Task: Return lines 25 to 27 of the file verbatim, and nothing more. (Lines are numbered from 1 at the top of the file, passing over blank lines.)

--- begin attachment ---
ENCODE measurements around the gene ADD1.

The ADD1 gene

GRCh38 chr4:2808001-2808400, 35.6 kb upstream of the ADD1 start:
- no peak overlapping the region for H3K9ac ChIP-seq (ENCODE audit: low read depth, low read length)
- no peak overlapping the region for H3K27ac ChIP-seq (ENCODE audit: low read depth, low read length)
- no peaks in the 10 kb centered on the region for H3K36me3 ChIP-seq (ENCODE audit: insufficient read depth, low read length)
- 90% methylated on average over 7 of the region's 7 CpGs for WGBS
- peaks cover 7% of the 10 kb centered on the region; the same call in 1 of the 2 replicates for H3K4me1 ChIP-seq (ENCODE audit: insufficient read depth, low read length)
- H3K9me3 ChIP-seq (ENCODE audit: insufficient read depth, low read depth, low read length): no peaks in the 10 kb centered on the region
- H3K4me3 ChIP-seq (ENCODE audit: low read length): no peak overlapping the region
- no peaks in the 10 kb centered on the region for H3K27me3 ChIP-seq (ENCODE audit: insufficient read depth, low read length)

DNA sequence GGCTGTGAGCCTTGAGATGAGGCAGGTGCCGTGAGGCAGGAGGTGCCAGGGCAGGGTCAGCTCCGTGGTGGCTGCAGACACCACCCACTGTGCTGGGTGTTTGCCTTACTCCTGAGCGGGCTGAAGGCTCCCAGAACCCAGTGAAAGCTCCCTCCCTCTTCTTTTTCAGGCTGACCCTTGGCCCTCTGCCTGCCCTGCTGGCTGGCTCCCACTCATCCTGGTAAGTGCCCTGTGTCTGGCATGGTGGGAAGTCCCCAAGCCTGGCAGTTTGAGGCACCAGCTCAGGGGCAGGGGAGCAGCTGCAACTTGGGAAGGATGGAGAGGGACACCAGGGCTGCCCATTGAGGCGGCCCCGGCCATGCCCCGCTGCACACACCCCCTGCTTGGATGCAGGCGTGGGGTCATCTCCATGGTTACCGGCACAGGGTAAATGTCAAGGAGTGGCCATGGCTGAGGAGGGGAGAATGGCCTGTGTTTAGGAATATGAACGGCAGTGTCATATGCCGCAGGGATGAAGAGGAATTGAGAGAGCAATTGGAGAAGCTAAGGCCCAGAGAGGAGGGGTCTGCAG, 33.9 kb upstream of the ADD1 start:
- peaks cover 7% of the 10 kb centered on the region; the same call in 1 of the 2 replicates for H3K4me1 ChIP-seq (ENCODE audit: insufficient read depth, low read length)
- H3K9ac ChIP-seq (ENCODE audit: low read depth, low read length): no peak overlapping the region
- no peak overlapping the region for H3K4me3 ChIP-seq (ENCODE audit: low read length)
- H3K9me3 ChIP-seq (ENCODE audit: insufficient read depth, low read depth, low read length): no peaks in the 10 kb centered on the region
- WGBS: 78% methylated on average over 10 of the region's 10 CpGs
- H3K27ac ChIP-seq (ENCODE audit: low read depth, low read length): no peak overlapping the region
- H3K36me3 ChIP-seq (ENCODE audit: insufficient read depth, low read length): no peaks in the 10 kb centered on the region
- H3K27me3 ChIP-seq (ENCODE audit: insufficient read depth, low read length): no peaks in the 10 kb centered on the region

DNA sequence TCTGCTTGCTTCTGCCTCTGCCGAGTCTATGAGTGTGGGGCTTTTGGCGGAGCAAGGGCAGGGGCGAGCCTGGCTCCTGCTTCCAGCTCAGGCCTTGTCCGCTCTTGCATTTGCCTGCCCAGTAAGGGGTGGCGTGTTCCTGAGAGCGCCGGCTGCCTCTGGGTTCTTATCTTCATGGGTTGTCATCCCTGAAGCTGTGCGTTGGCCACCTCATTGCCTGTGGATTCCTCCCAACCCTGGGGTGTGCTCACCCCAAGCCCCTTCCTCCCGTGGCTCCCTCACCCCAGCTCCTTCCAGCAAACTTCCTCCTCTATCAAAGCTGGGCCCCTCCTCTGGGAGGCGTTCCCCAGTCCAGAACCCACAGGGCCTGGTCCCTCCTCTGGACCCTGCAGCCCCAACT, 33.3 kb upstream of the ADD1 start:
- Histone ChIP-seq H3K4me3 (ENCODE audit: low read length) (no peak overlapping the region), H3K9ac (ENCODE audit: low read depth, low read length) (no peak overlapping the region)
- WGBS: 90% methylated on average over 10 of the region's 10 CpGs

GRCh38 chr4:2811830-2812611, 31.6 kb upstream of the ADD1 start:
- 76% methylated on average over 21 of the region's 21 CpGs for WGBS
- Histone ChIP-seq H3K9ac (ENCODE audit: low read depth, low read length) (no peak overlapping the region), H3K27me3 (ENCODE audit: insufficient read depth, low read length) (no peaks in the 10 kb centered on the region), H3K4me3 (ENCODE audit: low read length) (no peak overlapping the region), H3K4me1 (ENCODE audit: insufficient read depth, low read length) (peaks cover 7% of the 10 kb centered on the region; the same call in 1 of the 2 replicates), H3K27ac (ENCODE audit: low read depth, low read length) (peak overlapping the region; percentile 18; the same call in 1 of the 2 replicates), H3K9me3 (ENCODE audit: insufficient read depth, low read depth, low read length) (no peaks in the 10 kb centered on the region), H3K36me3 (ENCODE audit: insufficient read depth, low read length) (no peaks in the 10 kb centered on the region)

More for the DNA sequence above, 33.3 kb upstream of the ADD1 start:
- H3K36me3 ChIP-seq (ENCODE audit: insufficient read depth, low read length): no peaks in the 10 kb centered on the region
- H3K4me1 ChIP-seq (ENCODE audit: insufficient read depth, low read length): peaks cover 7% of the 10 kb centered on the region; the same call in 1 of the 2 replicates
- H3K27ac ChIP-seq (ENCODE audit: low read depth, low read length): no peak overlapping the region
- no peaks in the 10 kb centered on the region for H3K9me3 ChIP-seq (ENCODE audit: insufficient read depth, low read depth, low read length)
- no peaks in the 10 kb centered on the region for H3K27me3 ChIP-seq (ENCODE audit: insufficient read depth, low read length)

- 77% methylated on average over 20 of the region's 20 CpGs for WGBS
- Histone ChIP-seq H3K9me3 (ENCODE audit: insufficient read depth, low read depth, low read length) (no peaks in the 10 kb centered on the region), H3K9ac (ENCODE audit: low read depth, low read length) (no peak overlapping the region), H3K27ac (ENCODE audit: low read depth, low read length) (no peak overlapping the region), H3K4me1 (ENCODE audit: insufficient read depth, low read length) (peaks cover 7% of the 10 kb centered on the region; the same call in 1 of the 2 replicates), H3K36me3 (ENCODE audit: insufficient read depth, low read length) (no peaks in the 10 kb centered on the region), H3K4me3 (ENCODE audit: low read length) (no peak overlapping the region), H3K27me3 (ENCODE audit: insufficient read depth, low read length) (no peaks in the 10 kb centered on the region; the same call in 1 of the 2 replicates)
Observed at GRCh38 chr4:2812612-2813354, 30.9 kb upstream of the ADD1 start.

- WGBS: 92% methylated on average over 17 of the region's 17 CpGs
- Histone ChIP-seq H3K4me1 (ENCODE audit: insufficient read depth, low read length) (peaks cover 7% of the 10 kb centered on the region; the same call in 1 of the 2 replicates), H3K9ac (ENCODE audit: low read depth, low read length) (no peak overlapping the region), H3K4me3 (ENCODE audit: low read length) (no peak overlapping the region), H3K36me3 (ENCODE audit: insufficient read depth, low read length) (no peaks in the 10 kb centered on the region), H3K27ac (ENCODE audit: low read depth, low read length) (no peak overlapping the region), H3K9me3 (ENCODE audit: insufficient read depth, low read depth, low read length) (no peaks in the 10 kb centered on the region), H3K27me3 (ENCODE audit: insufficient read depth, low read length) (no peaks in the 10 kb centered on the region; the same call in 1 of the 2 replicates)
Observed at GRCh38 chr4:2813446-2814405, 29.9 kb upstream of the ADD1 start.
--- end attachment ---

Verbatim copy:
- 76% methylated on average over 21 of the region's 21 CpGs for WGBS
- Histone ChIP-seq H3K9ac (ENCODE audit: low read depth, low read length) (no peak overlapping the region), H3K27me3 (ENCODE audit: insufficient read depth, low read length) (no peaks in the 10 kb centered on the region), H3K4me3 (ENCODE audit: low read length) (no peak overlapping the region), H3K4me1 (ENCODE audit: insufficient read depth, low read length) (peaks cover 7% of the 10 kb centered on the region; the same call in 1 of the 2 replicates), H3K27ac (ENCODE audit: low read depth, low read length) (peak overlapping the region; percentile 18; the same call in 1 of the 2 replicates), H3K9me3 (ENCODE audit: insufficient read depth, low read depth, low read length) (no peaks in the 10 kb centered on the region), H3K36me3 (ENCODE audit: insufficient read depth, low read length) (no peaks in the 10 kb centered on the region)

More for the DNA sequence above, 33.3 kb upstream of the ADD1 start: